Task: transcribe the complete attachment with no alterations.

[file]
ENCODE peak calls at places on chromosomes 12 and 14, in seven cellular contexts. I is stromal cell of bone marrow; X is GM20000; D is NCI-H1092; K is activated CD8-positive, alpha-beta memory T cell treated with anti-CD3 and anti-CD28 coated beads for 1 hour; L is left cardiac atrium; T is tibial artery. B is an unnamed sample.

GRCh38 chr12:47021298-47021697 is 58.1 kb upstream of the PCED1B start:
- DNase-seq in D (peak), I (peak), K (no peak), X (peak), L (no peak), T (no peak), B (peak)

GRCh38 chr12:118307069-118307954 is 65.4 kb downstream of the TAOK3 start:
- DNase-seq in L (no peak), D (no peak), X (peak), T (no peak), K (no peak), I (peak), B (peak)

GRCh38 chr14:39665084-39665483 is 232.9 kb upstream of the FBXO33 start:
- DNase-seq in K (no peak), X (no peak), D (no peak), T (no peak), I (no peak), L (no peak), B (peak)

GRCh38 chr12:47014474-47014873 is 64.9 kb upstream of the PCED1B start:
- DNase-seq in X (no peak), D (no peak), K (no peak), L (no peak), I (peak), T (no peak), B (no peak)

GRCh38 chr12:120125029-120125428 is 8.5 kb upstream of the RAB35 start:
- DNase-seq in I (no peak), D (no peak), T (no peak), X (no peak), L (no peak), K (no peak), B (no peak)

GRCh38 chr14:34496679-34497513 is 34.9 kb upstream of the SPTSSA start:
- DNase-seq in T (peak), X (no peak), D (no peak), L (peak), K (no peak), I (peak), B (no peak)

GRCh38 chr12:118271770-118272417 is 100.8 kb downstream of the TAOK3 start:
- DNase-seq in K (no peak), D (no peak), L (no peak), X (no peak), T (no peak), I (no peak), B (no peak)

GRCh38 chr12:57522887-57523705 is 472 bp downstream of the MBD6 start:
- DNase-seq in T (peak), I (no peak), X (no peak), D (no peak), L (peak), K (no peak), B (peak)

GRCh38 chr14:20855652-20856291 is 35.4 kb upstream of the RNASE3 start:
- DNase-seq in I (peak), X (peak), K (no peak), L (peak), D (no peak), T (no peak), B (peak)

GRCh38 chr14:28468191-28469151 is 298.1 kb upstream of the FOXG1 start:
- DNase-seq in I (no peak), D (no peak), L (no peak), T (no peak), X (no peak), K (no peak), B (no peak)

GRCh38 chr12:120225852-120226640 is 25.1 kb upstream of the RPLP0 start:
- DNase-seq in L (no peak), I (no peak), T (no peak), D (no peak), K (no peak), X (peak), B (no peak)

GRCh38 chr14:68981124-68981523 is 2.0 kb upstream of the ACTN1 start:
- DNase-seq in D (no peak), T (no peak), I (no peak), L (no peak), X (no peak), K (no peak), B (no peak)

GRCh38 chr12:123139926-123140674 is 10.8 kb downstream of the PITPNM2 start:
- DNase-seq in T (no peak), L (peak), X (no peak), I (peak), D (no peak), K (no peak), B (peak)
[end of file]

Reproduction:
ENCODE peak calls at places on chromosomes 12 and 14, in seven cellular contexts. I is stromal cell of bone marrow; X is GM20000; D is NCI-H1092; K is activated CD8-positive, alpha-beta memory T cell treated with anti-CD3 and anti-CD28 coated beads for 1 hour; L is left cardiac atrium; T is tibial artery. B is an unnamed sample.

GRCh38 chr12:47021298-47021697 is 58.1 kb upstream of the PCED1B start:
- DNase-seq in D (peak), I (peak), K (no peak), X (peak), L (no peak), T (no peak), B (peak)

GRCh38 chr12:118307069-118307954 is 65.4 kb downstream of the TAOK3 start:
- DNase-seq in L (no peak), D (no peak), X (peak), T (no peak), K (no peak), I (peak), B (peak)

GRCh38 chr14:39665084-39665483 is 232.9 kb upstream of the FBXO33 start:
- DNase-seq in K (no peak), X (no peak), D (no peak), T (no peak), I (no peak), L (no peak), B (peak)

GRCh38 chr12:47014474-47014873 is 64.9 kb upstream of the PCED1B start:
- DNase-seq in X (no peak), D (no peak), K (no peak), L (no peak), I (peak), T (no peak), B (no peak)

GRCh38 chr12:120125029-120125428 is 8.5 kb upstream of the RAB35 start:
- DNase-seq in I (no peak), D (no peak), T (no peak), X (no peak), L (no peak), K (no peak), B (no peak)

GRCh38 chr14:34496679-34497513 is 34.9 kb upstream of the SPTSSA start:
- DNase-seq in T (peak), X (no peak), D (no peak), L (peak), K (no peak), I (peak), B (no peak)

GRCh38 chr12:118271770-118272417 is 100.8 kb downstream of the TAOK3 start:
- DNase-seq in K (no peak), D (no peak), L (no peak), X (no peak), T (no peak), I (no peak), B (no peak)

GRCh38 chr12:57522887-57523705 is 472 bp downstream of the MBD6 start:
- DNase-seq in T (peak), I (no peak), X (no peak), D (no peak), L (peak), K (no peak), B (peak)

GRCh38 chr14:20855652-20856291 is 35.4 kb upstream of the RNASE3 start:
- DNase-seq in I (peak), X (peak), K (no peak), L (peak), D (no peak), T (no peak), B (peak)

GRCh38 chr14:28468191-28469151 is 298.1 kb upstream of the FOXG1 start:
- DNase-seq in I (no peak), D (no peak), L (no peak), T (no peak), X (no peak), K (no peak), B (no peak)

GRCh38 chr12:120225852-120226640 is 25.1 kb upstream of the RPLP0 start:
- DNase-seq in L (no peak), I (no peak), T (no peak), D (no peak), K (no peak), X (peak), B (no peak)

GRCh38 chr14:68981124-68981523 is 2.0 kb upstream of the ACTN1 start:
- DNase-seq in D (no peak), T (no peak), I (no peak), L (no peak), X (no peak), K (no peak), B (no peak)

GRCh38 chr12:123139926-123140674 is 10.8 kb downstream of the PITPNM2 start:
- DNase-seq in T (no peak), L (peak), X (no peak), I (peak), D (no peak), K (no peak), B (peak)